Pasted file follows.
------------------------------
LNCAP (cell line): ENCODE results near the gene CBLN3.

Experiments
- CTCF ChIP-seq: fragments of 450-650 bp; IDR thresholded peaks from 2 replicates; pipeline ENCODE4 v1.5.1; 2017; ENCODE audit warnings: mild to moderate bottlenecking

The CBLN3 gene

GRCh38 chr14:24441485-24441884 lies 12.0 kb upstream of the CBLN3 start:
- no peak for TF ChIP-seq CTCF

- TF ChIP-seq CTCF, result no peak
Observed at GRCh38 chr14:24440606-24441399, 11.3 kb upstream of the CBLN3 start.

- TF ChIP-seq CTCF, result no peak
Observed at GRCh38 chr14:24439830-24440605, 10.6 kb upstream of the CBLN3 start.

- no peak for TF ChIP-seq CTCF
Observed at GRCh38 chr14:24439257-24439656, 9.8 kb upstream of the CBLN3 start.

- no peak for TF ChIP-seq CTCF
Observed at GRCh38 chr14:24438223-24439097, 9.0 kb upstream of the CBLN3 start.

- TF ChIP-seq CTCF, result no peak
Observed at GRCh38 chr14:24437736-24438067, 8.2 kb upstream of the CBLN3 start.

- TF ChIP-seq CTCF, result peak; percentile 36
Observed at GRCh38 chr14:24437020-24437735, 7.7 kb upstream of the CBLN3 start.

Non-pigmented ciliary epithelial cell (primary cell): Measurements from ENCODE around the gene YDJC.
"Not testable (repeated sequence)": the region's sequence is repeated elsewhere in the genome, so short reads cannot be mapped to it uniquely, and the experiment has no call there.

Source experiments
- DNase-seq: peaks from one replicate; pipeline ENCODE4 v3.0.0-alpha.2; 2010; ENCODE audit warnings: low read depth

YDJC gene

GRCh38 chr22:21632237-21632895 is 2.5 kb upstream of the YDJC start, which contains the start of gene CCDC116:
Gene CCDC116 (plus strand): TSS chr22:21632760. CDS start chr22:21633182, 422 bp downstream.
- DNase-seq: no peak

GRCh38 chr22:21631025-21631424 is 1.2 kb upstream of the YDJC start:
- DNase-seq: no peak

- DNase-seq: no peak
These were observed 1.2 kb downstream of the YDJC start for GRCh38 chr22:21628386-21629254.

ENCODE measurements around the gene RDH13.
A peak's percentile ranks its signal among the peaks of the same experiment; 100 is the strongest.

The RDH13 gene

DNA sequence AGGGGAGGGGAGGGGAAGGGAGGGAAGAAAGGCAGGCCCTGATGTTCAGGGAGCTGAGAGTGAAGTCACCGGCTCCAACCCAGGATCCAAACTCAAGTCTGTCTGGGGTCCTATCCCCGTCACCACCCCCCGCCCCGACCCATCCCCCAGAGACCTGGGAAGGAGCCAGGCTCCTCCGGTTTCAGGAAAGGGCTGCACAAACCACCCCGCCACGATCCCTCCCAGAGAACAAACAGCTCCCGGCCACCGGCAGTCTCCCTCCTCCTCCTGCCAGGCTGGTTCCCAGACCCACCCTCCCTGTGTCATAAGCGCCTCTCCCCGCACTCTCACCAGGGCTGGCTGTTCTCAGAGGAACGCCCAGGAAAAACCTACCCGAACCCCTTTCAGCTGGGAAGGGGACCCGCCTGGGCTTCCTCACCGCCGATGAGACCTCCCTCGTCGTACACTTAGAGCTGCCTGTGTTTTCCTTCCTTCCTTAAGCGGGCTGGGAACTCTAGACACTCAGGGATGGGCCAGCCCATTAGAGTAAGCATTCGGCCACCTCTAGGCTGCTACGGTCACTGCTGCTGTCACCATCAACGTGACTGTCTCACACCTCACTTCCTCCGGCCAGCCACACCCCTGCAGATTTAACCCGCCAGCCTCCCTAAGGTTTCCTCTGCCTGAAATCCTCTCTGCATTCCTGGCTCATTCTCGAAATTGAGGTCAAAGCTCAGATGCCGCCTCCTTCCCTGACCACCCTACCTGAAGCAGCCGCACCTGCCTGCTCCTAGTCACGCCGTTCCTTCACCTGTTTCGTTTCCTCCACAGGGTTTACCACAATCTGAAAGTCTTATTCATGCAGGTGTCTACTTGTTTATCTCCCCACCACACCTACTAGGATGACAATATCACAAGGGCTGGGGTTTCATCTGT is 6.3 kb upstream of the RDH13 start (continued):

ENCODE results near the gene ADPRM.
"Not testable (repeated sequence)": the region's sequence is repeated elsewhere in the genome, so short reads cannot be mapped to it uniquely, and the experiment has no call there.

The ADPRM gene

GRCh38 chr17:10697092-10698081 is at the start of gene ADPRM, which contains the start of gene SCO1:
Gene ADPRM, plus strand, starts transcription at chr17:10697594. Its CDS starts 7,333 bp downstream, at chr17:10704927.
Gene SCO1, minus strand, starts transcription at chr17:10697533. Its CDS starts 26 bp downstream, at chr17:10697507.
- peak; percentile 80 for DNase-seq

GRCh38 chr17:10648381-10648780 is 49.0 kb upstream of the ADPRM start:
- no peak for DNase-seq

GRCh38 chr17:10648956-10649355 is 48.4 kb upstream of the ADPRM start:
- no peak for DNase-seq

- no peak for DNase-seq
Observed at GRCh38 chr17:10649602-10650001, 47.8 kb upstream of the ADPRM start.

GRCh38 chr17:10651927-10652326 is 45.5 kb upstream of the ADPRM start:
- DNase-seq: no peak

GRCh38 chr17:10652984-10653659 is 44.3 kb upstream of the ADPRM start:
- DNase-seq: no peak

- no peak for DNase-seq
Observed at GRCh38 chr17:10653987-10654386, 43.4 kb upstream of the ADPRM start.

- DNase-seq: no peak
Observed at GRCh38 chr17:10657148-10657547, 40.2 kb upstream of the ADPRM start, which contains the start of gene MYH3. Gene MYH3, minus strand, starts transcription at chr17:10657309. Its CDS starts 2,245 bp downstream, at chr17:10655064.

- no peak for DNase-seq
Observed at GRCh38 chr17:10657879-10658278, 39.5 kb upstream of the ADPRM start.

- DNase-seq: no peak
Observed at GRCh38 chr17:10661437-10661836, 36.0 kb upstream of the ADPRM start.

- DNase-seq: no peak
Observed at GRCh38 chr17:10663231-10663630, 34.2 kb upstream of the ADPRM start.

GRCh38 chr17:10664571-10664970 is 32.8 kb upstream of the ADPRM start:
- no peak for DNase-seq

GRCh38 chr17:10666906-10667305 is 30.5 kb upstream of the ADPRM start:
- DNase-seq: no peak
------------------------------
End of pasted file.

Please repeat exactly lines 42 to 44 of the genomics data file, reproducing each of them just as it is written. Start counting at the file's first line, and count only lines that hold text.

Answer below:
GRCh38 chr17:10648381-10648780 is 49.0 kb upstream of the ADPRM start:
- no peak for DNase-seq

GRCh38 chr17:10648956-10649355 is 48.4 kb upstream of the ADPRM start: